But that was the thought process behind Cutler’s trade. Despite apparent limitations, Cutler was more than a symbol of new hope for the Bears. He actually gave hope to them.
For many reasons — not all attributable to him — Cutler’s Bears career didn’t pan out the way he and then general manager Jerry Angelo envisioned. In eight seasons at Halas Hall, the Bears made the playoffs just once with Cutler. The Bears were supposed to live up to their famous Monsters of the Midway moniker with him on a consistent basis, but rarely came close to the summit. Most of the time, Cutler’s Bears never came close to that summit as they wasted away at the mountain’s base with a unified tendency for self-destruction. You couldn’t have scripted a more perfectly volatile match of quarterback and team than Cutler and the Bears. The Bears were the NFL’s charter organization plagued by mismanagement they refused to acknowledge. Cutler was the eminently highlighted quarterback who never evolved past his flaws. The two were tailor-made for each other.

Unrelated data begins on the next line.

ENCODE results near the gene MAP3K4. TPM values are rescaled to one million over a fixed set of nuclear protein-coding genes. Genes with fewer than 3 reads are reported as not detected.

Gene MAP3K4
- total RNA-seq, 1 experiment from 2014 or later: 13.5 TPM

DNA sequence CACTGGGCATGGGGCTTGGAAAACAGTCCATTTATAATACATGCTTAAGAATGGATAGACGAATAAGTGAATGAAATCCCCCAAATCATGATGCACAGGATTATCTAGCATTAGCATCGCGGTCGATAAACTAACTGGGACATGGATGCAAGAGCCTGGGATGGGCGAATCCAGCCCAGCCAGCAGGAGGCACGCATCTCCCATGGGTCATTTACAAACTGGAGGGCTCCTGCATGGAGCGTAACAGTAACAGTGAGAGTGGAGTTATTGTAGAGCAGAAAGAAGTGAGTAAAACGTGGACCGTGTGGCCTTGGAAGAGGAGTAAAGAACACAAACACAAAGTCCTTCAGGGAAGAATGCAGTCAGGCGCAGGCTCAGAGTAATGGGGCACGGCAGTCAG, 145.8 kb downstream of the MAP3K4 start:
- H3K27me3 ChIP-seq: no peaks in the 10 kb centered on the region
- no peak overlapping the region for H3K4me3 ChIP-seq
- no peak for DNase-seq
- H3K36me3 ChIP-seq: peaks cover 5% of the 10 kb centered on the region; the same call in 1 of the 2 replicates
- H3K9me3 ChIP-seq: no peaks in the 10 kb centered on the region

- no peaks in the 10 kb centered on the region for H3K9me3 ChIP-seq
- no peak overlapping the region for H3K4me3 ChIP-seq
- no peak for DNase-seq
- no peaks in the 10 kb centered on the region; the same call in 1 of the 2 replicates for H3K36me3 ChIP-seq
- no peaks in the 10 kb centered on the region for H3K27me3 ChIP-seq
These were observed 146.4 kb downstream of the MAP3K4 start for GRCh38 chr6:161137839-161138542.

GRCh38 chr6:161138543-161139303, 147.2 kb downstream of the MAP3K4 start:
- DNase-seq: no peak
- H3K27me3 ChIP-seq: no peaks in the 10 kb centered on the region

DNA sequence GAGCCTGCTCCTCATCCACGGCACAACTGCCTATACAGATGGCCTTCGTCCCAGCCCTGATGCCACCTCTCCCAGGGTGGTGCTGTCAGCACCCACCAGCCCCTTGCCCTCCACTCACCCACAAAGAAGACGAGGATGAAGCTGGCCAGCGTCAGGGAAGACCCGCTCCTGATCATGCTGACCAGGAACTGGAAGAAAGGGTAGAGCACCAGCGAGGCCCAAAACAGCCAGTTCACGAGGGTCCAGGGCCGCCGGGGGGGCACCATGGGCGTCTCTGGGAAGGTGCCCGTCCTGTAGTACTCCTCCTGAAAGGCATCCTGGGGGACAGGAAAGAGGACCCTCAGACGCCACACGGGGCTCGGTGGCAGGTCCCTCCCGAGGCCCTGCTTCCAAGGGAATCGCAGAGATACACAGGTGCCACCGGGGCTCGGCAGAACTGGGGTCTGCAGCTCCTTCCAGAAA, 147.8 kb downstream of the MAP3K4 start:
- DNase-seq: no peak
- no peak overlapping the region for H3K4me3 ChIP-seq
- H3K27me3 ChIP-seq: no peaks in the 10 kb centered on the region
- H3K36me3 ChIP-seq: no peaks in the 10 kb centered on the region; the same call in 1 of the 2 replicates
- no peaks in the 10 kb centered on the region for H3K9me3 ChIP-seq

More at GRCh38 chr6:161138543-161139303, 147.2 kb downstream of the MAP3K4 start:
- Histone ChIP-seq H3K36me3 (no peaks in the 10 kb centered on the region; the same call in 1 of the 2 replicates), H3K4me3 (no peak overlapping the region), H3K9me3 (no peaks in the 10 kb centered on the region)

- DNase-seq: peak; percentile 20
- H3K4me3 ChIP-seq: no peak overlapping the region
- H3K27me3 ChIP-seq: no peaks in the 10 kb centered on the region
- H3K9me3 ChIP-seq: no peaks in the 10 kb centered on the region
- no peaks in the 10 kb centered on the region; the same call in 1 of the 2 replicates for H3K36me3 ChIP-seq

Issues of roster management and a stubborn over-reliance on a player who turned out not to be special played major roles in the Bears’ first modern quarterback never living up to insurmountable expectations. Football expectations that were only justified based on what Cutler represented at first, not in who he really was as a player and a person.
You don’t need to be retold Cutler’s tragic ballad of a Bears career and what it represented for both quarterback and team. A complete tell-all novella only serves to beat a dead horse of underlying organizational issues the Bears have had for most of their recent existence. You need only understand how the ripple effects of Cutler’s Bears presence shined on oh so glowingly until it quietly faded away, then curiously rose up again.